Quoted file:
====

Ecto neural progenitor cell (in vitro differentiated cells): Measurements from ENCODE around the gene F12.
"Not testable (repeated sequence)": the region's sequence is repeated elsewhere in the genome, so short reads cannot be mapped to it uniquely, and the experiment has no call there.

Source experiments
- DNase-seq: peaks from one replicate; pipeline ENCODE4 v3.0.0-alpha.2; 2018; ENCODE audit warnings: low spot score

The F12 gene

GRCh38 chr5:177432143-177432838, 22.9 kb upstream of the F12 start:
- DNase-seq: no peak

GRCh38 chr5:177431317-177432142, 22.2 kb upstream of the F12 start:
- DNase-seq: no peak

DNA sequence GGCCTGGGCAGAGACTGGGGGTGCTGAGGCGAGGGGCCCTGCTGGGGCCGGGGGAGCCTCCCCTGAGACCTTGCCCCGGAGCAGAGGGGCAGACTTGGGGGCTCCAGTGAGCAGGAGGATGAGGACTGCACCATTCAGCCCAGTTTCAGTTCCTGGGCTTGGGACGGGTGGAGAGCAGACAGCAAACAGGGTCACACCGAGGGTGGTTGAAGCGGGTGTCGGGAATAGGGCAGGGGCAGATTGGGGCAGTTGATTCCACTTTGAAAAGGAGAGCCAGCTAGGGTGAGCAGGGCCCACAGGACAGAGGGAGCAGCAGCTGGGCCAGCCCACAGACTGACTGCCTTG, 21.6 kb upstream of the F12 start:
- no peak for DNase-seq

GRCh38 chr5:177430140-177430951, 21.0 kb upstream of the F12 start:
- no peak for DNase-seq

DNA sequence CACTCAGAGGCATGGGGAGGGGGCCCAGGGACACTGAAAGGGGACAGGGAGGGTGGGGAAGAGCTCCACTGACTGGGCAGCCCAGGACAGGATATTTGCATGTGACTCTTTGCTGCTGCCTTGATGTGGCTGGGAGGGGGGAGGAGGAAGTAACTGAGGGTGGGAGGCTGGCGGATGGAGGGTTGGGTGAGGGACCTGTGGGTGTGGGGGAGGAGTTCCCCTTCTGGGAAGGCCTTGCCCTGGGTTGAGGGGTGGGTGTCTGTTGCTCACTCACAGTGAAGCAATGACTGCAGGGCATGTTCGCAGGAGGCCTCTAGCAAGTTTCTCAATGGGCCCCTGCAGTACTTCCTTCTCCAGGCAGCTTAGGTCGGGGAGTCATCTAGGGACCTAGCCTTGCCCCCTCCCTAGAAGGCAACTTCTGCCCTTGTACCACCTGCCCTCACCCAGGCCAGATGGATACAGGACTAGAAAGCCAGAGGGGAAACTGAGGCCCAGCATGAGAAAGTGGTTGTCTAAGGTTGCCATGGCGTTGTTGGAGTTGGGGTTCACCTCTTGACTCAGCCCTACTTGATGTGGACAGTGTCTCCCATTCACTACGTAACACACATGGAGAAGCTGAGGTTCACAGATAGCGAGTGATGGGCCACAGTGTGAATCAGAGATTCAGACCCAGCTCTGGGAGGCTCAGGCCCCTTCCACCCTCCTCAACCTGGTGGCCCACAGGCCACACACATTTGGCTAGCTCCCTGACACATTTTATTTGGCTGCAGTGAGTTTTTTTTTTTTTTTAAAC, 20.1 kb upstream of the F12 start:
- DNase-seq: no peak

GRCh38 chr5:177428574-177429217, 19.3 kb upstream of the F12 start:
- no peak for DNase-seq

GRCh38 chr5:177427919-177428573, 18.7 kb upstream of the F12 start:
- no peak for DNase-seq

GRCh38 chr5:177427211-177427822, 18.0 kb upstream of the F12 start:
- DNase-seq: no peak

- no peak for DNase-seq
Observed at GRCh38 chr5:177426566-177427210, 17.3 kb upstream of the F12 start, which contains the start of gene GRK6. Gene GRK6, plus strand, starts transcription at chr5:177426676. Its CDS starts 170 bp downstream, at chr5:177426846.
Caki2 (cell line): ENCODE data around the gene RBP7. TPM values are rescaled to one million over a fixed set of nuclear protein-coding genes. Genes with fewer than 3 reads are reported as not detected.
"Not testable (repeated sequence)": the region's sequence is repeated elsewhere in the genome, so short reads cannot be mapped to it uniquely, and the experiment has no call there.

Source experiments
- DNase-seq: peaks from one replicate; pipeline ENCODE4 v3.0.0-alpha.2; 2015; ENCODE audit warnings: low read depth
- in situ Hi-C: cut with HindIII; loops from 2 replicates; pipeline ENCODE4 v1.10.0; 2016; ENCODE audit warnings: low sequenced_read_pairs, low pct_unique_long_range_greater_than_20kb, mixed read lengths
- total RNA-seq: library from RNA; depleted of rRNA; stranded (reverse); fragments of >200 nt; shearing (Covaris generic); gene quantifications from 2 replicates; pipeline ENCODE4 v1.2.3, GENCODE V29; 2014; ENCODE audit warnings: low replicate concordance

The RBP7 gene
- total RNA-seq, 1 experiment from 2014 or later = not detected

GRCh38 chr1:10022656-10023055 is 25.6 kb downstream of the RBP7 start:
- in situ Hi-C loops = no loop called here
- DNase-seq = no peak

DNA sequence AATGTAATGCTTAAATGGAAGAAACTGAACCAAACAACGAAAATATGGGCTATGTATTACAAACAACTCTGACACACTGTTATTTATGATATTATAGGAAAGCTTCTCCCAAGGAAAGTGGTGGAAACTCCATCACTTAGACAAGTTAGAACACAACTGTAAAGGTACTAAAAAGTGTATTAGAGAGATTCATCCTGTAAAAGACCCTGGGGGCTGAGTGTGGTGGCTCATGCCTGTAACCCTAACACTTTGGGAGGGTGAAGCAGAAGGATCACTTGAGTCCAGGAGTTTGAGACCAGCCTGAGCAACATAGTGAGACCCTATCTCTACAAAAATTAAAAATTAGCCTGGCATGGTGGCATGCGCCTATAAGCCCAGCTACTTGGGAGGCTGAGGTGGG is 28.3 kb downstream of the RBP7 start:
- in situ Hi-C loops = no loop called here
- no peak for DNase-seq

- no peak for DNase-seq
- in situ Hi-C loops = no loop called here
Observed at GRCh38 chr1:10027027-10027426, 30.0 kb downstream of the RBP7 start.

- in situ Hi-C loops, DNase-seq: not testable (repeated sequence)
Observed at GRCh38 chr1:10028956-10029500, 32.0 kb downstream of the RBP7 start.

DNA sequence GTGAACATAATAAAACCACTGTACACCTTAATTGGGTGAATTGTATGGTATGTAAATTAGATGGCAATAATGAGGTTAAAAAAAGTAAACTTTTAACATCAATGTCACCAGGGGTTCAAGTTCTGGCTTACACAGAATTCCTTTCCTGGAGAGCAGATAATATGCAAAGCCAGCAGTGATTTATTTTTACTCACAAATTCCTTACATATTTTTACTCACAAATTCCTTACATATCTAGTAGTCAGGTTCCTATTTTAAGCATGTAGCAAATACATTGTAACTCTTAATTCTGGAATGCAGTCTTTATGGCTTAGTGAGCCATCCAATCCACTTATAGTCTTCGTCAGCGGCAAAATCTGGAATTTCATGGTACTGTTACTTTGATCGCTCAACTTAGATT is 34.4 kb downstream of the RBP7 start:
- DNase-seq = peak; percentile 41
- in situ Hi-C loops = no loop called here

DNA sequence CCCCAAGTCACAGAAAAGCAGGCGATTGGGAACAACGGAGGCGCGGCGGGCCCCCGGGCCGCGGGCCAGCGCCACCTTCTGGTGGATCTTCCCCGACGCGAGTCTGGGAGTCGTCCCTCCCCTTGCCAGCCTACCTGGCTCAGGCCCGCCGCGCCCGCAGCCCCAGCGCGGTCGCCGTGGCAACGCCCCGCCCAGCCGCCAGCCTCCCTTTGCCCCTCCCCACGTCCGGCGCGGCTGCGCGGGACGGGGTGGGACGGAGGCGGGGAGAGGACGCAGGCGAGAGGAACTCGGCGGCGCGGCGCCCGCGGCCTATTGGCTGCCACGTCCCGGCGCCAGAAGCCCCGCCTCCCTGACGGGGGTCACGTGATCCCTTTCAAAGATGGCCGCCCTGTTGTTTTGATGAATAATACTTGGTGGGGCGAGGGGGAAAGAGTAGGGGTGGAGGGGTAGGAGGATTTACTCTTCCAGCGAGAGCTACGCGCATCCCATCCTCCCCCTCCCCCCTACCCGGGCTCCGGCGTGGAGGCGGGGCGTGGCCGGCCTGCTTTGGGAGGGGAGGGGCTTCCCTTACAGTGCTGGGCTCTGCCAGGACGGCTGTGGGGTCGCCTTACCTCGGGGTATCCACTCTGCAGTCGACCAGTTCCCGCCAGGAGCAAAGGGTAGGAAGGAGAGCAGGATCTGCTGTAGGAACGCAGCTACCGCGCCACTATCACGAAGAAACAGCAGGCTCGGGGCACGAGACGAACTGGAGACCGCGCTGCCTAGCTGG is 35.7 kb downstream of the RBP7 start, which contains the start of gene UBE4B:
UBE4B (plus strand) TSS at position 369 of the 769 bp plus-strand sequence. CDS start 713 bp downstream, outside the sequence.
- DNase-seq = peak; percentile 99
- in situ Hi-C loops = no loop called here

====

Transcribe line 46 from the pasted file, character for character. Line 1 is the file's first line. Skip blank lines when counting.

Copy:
DNA sequence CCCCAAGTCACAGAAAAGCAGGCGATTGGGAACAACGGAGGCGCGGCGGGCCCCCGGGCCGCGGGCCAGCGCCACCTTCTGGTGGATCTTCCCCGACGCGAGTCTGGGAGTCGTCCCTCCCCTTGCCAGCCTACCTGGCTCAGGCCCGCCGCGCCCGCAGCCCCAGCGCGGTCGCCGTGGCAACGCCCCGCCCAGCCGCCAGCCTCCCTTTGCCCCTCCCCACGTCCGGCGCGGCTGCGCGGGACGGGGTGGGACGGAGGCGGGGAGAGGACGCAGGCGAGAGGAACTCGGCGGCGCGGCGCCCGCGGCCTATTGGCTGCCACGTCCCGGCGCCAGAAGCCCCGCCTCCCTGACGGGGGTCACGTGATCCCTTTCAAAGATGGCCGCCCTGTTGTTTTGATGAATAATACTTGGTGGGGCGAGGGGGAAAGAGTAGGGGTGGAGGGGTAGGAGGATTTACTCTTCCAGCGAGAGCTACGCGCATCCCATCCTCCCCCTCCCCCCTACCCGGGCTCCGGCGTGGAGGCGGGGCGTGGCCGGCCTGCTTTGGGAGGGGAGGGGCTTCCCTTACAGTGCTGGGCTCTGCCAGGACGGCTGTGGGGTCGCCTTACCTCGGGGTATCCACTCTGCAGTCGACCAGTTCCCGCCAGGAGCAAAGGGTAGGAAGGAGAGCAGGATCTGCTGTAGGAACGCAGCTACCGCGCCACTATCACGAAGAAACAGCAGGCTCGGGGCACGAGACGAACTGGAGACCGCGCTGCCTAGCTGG is 35.7 kb downstream of the RBP7 start, which contains the start of gene UBE4B: